James Vallone has worked in recruiting for 15 years. As vice president of IT staffing at Boston-based Motion Recruitment Partners, he has a bird’s-eye view of a major challenge affecting IT organizations: skilled technical talent.
“Everyone’s experiencing the same shortages,” he says, including companies across industries. He identifies the top talent gaps as software engineering and development, devops, and mobile development. Other related skill gaps: information security and user experience design. And the gaps are pervasive, he says. “There are shortages at every level, from junior employees to highly experienced engineers and architects. Skilled IT talent is our bread and butter, and it’s also what every single client tells us they need.”
Vallone doesn’t foresee the tech talent shortage shrinking anytime soon. As mobile technology continues to grow and as emerging technologies come onto the scene, organizations will need more skilled technologists and engineers to build and troubleshoot, along with people who can understand and analyze all of the data generated by sophisticated tech.
So how can staffing firms and tech-focused organizations respond to the talent shortage? It’s all about preparation and building long-term relationships with the right candidates, Vallone says.
Craft a Disciplined Sourcing Strategy
“The days are over when you could post a job and wait for a response,” he says. Instead the search for qualified talent has gotten more expansive. “You have to be disciplined about casting a wide enough net to capture the right talent.”
For Motion Recruitment, creating that wide net starts with people first. Motion has recruiters and sourcers whose days are dedicated to scouring talent profiles to find candidates — including passive candidates and candidates who aren’t looking for a job now but who might be interested in the next few months or even years.
Another key to their sourcing strategy is technology. Motion uses data mining to find candidate profiles online, including on social media sites like LinkedIn, Facebook, and Twitter, and on resume databases on job sites like Dice, Monster, and CareerBuilder.
Go Where the Talent Is
But beyond scouring online sources for cues, Vallone says it’s important to network. “Attend events where you can build relationships,” he suggests. Vallone’s team attends tech-specific conferences and events, and Motion has created its own tech networking event. Recruiters at the event don’t push a hard sale for open positions; instead it’s about building long-term trust, so when someone is interested in a new job, they know who to call.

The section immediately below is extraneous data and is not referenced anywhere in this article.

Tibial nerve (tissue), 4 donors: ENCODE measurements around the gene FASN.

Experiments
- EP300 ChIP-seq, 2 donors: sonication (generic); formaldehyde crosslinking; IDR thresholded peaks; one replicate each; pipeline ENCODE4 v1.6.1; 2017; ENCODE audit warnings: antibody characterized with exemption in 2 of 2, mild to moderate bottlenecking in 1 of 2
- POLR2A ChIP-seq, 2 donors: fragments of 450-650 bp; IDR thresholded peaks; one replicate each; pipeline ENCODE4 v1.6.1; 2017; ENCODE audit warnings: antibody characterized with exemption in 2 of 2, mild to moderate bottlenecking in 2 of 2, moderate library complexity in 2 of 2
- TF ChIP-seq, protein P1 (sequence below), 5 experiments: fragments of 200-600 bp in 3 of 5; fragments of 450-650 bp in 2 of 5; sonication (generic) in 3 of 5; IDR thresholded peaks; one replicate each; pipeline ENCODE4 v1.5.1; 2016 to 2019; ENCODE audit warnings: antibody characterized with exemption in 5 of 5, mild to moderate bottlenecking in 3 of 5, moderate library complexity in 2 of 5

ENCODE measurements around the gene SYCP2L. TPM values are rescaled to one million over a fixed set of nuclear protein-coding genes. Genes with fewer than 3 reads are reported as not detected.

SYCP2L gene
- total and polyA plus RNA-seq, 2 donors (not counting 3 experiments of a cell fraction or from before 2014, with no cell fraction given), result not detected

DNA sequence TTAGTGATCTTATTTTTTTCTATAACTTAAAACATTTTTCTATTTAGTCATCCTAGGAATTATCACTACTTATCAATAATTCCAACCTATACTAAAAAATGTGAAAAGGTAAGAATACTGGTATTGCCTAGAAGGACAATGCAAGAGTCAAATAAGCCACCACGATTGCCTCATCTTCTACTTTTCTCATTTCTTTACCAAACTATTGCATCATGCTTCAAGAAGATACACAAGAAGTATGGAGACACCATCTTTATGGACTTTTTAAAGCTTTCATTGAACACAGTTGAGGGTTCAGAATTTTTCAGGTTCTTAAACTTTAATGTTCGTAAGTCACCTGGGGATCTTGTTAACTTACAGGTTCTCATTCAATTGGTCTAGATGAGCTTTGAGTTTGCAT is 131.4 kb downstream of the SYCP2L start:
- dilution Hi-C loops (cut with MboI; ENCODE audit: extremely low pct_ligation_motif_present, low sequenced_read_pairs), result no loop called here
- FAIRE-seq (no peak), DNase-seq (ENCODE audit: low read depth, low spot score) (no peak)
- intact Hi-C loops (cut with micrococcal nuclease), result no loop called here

Build Passive Talent Communities
All of that sourcing and networking helps build a broad pool of prospective candidates. “Make sure you have people internally at your organization who can build out those passive pipelines of candidates in the disciplines you’re looking for,” he says. In other words, battling the tech shortage is a long game, and the most successful organizations will dedicate resources to meeting the challenge.
Since tech shortages affect positions at every level in an organization, it’s important to make sure your internal pipeline stretches across all levels of experience, from the most senior level down to people who are about to graduate with a certain degree.
And, Vallone says, you shouldn’t stop at IT. “If you’re an enterprise company, it’s about building talent communities around every sector of your business — accounting, marketing, operations — so as needs surface, because of growth or turnover, you’ll have vetted, prequalified people who already know your organization. If you’ve built those talent pipelines it will be faster to interview, prequalify, and hire.
“It’s all about the long-term relationship — building a strategy to have a pipeline of people to prevent a gap. The faster you can fill open jobs, the less revenue you stand to lose.”
Watch for New Gaps
The prevailing mantra in IT staffing seems to be “don’t get too comfortable.” Tech is changing fast, and smart leaders have an eye on trends that will affect staffing in the short and long term. Vallone points to one factor that will have a definite impact on IT talent in the U.S.: recently announced restrictions on H-1B visas.
“The restrictions on expediting those visas is still unknown, but they could obviously present challenges, especially for companies who hire engineers. If the population of people with visas shrinks, it’s going to create higher demand on the already limited population of skilled high-tech workers. There’s going to be a lot of pressure to find other talent,” he says.
Never Stop Recruiting
Finally, Vallone encourages all leaders to look for every possible opportunity to grow their personal network. “You should constantly talk about your business and the opportunities you offer. Be aware of what your organization is looking for, and communicate that on a regular basis. You never know when you’re going to bump into someone who would be a great fit.”